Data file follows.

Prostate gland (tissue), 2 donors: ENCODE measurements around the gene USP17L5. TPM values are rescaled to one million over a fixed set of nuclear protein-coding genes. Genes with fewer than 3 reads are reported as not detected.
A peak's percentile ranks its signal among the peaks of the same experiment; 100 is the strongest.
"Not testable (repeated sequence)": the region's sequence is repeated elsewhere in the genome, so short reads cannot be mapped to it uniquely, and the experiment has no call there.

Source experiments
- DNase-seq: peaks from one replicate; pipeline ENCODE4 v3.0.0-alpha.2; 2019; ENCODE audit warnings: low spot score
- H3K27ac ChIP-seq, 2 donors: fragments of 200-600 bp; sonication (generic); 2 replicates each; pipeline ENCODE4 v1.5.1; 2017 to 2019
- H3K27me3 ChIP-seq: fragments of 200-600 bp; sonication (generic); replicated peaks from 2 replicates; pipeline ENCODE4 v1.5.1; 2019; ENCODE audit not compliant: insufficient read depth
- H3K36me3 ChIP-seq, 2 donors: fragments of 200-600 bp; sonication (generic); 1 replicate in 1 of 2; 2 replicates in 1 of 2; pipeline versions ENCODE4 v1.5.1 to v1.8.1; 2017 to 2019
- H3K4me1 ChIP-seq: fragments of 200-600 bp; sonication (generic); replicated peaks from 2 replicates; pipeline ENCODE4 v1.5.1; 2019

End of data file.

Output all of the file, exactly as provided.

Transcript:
Prostate gland (tissue), 2 donors: ENCODE measurements around the gene USP17L5. TPM values are rescaled to one million over a fixed set of nuclear protein-coding genes. Genes with fewer than 3 reads are reported as not detected.
A peak's percentile ranks its signal among the peaks of the same experiment; 100 is the strongest.
"Not testable (repeated sequence)": the region's sequence is repeated elsewhere in the genome, so short reads cannot be mapped to it uniquely, and the experiment has no call there.

Source experiments
- DNase-seq: peaks from one replicate; pipeline ENCODE4 v3.0.0-alpha.2; 2019; ENCODE audit warnings: low spot score
- H3K27ac ChIP-seq, 2 donors: fragments of 200-600 bp; sonication (generic); 2 replicates each; pipeline ENCODE4 v1.5.1; 2017 to 2019
- H3K27me3 ChIP-seq: fragments of 200-600 bp; sonication (generic); replicated peaks from 2 replicates; pipeline ENCODE4 v1.5.1; 2019; ENCODE audit not compliant: insufficient read depth
- H3K36me3 ChIP-seq, 2 donors: fragments of 200-600 bp; sonication (generic); 1 replicate in 1 of 2; 2 replicates in 1 of 2; pipeline versions ENCODE4 v1.5.1 to v1.8.1; 2017 to 2019
- H3K4me1 ChIP-seq: fragments of 200-600 bp; sonication (generic); replicated peaks from 2 replicates; pipeline ENCODE4 v1.5.1; 2019